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  20. Wow, what a great list. So thorough! I'm jealous. I don't bother with lists like that. I have charts for eye color, hair color, and other physical characteristics (because I hate reading stories with inconsistencies like green eyes and later she magically has blue eyes, no contacts needed!)

    That said, I think I might start interview characters before I start working on a new story (which won't be for several months). Might be a way to come up with some new story ideas!

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  21. WOW these questions are amazing.
    I always feel like a slacker writer because I never sit down and get to know my characters that well. I feel like I'm doing a huge disservice to my characters and my plot by not doing it. But every time I go to start one, I grumbled, "but I don't wannna."
    Yeah i'm a big baby and I need to put on my grown up pants on.

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  22. You, #1, are amazing! And holy cow that's a lot of work! I could have benefited from digging deeper in my earlier drafts (as you know). So, .doc me please!!! :-)

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  23. Normally I'm a discovery writer but I also like to change things up and see what works best. My current wip is one that I decided to do character studies on, like little mini ones compared to your's.lol

    But I really think it helps to capture the seperate voices of each character. I'm doing it from now on.

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  24. I love these! I've been looking for a good character profile worksheet... would you mind emailing yours to me?

    lisagalek at gmail dot com

    I find when I've filled out character studies before I start writing that my characters "pop" more. They seem distinct from each other (like real people). Thanks!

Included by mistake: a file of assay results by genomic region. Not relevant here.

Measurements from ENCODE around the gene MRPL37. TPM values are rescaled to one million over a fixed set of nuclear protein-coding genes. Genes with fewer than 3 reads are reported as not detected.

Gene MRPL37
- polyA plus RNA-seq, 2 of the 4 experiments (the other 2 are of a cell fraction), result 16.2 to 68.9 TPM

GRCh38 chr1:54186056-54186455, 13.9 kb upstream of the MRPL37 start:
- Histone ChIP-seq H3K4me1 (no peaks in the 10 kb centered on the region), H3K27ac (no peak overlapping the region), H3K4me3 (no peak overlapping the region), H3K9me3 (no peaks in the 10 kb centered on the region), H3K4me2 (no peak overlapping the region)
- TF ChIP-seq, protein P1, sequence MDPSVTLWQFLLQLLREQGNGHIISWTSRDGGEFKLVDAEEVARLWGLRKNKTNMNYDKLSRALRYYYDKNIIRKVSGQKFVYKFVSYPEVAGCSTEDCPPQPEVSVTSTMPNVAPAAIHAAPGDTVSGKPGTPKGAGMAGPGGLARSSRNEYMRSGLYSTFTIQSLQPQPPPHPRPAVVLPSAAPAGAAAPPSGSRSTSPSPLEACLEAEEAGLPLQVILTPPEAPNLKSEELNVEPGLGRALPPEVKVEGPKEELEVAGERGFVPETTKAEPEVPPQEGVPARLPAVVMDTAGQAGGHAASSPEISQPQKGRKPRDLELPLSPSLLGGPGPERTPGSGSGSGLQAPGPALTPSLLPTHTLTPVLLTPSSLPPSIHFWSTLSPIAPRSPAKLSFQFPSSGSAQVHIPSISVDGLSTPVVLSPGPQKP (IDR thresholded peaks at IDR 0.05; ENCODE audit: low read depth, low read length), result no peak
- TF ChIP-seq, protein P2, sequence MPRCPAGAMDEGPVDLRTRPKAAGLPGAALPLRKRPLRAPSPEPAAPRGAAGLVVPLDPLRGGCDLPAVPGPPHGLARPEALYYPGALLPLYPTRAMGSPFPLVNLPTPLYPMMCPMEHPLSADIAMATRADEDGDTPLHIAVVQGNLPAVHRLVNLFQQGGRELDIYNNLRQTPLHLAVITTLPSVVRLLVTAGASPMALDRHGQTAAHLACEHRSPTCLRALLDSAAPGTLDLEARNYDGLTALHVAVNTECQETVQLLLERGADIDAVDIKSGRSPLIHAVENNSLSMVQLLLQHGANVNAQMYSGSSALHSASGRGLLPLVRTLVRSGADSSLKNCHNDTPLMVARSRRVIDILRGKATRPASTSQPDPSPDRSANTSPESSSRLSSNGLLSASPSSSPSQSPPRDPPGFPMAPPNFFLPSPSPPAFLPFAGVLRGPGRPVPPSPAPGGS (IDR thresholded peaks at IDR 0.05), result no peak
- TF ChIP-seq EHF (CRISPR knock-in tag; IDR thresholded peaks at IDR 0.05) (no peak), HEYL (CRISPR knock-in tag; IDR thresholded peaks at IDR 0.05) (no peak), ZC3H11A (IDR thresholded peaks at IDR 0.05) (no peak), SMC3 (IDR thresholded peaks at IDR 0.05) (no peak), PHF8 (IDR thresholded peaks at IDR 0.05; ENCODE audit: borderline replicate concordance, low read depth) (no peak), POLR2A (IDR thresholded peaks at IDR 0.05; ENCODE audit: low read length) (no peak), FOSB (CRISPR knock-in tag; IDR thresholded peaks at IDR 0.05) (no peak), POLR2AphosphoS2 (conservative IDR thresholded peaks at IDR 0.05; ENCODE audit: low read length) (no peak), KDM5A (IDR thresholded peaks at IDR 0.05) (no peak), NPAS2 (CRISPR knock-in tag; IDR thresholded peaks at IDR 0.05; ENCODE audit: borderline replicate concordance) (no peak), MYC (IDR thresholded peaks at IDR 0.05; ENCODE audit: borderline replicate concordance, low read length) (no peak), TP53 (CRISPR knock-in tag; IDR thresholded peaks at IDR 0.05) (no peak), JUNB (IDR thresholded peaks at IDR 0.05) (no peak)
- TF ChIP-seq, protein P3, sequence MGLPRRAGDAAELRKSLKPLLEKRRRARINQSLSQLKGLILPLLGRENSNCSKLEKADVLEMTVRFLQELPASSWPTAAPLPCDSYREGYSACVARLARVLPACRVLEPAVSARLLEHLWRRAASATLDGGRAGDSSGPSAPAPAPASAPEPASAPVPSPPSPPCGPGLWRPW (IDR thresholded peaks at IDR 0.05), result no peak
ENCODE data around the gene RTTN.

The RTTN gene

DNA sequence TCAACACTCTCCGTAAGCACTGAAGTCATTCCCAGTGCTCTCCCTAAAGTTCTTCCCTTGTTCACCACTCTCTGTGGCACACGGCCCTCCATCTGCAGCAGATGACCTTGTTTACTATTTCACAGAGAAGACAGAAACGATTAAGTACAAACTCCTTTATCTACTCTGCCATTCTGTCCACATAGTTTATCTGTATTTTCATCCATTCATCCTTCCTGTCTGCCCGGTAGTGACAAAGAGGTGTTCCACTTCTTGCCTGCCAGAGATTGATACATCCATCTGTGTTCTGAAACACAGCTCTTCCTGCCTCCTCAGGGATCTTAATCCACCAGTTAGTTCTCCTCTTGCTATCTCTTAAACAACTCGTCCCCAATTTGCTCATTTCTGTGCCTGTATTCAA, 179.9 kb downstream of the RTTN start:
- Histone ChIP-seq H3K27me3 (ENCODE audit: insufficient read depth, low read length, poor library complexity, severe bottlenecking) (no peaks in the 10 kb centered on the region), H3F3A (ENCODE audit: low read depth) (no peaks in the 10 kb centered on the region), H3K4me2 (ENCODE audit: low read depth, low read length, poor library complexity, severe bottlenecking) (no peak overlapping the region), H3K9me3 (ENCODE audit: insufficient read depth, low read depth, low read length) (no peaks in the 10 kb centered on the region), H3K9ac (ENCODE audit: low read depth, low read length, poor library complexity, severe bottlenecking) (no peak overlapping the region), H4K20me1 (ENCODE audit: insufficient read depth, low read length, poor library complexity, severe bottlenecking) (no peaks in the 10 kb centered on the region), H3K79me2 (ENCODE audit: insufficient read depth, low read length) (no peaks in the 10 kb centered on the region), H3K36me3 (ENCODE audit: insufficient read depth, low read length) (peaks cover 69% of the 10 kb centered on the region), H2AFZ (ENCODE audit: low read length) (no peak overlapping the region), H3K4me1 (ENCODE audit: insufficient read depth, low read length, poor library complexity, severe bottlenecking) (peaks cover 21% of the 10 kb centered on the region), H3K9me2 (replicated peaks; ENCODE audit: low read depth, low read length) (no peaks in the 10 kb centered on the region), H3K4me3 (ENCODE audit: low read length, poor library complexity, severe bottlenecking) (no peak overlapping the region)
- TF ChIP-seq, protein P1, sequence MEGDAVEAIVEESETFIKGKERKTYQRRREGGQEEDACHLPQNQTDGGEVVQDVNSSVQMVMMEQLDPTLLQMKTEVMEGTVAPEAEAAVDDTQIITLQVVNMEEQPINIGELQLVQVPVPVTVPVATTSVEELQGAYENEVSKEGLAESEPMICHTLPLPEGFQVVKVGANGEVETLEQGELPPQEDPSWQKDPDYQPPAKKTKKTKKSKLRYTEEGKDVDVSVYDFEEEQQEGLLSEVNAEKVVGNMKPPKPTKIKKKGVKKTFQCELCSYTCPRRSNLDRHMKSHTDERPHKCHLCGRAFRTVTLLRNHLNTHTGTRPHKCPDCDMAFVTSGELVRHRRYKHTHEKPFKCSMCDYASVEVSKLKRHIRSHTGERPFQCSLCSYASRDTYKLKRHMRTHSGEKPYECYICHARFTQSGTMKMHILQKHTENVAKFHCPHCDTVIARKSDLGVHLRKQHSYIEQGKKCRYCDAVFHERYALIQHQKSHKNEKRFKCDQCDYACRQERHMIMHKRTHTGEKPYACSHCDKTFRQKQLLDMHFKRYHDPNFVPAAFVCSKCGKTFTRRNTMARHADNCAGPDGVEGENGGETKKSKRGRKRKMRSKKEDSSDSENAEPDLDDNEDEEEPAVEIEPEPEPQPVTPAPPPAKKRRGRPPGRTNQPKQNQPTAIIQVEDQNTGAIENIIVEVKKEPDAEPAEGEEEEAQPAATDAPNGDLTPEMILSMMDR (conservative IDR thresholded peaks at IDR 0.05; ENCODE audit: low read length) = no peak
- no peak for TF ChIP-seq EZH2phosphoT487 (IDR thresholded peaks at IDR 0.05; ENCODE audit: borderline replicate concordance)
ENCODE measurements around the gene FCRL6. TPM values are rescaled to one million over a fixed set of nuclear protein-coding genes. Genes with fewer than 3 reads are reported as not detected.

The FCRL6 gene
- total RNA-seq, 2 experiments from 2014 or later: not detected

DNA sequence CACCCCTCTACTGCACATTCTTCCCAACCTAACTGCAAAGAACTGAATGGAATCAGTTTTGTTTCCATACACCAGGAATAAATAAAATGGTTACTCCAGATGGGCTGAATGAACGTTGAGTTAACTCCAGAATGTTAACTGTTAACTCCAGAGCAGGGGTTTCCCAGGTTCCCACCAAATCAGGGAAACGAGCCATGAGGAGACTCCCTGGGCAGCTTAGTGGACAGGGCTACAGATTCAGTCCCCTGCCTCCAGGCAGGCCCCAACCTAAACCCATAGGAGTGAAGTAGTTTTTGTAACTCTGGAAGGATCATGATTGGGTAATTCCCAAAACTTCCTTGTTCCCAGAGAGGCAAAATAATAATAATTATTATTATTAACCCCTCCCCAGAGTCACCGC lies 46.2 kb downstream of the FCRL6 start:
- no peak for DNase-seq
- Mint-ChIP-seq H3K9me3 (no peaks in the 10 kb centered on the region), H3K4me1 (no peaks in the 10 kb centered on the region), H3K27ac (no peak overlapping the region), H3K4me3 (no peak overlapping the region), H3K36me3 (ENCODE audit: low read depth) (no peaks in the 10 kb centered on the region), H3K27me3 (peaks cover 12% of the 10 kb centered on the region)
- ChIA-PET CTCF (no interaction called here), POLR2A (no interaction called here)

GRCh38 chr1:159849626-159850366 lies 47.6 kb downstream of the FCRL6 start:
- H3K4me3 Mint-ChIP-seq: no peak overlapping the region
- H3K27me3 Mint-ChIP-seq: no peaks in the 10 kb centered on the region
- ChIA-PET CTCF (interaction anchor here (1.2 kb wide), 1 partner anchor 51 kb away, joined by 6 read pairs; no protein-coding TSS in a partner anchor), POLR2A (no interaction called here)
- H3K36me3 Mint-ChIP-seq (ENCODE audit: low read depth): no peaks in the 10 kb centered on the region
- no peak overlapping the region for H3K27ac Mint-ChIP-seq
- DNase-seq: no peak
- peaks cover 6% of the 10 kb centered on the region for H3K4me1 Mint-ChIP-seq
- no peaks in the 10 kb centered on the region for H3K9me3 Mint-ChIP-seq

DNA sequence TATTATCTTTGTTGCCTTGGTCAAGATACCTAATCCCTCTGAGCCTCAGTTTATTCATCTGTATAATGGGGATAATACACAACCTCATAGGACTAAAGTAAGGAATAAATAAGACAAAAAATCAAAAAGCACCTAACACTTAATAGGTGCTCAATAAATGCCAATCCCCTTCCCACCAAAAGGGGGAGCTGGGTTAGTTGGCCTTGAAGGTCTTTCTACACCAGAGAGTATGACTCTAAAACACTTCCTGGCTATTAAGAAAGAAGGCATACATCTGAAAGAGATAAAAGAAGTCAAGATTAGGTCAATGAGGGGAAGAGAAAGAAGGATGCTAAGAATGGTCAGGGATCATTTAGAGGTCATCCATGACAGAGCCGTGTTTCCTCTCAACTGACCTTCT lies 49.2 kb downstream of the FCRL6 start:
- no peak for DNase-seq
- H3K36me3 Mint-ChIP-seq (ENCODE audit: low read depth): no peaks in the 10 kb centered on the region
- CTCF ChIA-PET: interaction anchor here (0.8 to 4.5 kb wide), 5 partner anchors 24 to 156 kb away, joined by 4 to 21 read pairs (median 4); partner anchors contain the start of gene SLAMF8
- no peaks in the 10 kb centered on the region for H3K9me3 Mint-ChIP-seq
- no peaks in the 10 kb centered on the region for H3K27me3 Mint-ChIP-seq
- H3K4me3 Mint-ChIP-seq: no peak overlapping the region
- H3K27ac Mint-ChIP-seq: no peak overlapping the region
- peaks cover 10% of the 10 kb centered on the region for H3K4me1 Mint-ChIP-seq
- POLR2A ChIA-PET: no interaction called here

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  25. This is an awesome list and a genius character form. I also keep one, but it's a lot simpler than that one. Massive hugs and massiver cookies if you send it my way!
    rivkarno1(at)hotmail(dot)com
    (Or, if you keep it as a google docs, I have a docs account under the same e-mail. Whatever you prefer!)
    Thanks again.

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  26. Great template. Mine isn't quite so organized, I may steal yours. I mostly form an image of them in my head first then make little notes in a notebook and go from there. I also watch people or stalk them when I'm out. This helps in discovering new quirks for character building. Great post. Thanks!!!

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  27. Because of Nano, holidays, etc., I've not been around the blogosphere or Twitterverse much lately...thus, I missed most of this series. *pouts* Sorry.
    But, I have gone back and read through it all...well done, girlfriend. well done. :)

    It never gets old reading other writer's writing process. Never.

    Hugs,
    Lola

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  28. These ones were emailed to me:

    I suck at questions but here's two:

    Assuming you can only read one book for all eternity, which book would it be?

    You're given the ability to time travel. Do you go back into the past or look to the future and what's happening at that time?

    ~ Zahida (aka A Canadian Girl)